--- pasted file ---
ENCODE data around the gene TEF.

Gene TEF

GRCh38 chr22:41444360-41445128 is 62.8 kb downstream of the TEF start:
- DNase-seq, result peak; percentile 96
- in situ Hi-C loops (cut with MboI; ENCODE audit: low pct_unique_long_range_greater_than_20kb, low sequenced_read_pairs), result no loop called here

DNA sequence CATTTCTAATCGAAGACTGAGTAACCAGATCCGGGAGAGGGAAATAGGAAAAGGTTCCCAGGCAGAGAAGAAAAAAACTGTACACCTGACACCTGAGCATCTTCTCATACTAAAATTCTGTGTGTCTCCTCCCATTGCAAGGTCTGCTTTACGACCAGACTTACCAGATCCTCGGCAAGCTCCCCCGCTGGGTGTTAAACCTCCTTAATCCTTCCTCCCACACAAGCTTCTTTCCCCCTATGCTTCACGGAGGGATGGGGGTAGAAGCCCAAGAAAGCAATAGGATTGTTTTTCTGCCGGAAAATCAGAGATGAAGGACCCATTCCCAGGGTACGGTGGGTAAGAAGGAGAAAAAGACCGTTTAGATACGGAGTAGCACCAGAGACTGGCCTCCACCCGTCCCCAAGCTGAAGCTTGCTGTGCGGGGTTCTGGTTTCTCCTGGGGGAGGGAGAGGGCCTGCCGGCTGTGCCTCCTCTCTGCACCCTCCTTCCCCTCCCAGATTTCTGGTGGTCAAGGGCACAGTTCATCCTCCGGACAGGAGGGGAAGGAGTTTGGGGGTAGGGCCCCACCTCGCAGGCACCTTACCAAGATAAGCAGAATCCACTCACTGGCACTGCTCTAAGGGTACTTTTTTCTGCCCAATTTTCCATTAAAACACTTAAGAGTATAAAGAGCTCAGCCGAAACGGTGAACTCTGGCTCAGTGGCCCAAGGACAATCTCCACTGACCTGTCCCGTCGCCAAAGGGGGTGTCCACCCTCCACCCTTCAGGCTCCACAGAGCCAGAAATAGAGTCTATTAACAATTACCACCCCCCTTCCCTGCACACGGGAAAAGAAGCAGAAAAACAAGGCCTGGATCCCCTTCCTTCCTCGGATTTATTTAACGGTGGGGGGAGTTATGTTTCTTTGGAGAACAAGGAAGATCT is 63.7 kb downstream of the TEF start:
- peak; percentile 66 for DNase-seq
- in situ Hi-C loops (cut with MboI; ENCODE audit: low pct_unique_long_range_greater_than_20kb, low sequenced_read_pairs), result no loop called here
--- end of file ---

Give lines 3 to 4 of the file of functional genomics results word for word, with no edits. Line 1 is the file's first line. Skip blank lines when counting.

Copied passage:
GRCh38 chr22:41444360-41445128 is 62.8 kb downstream of the TEF start:
- DNase-seq, result peak; percentile 96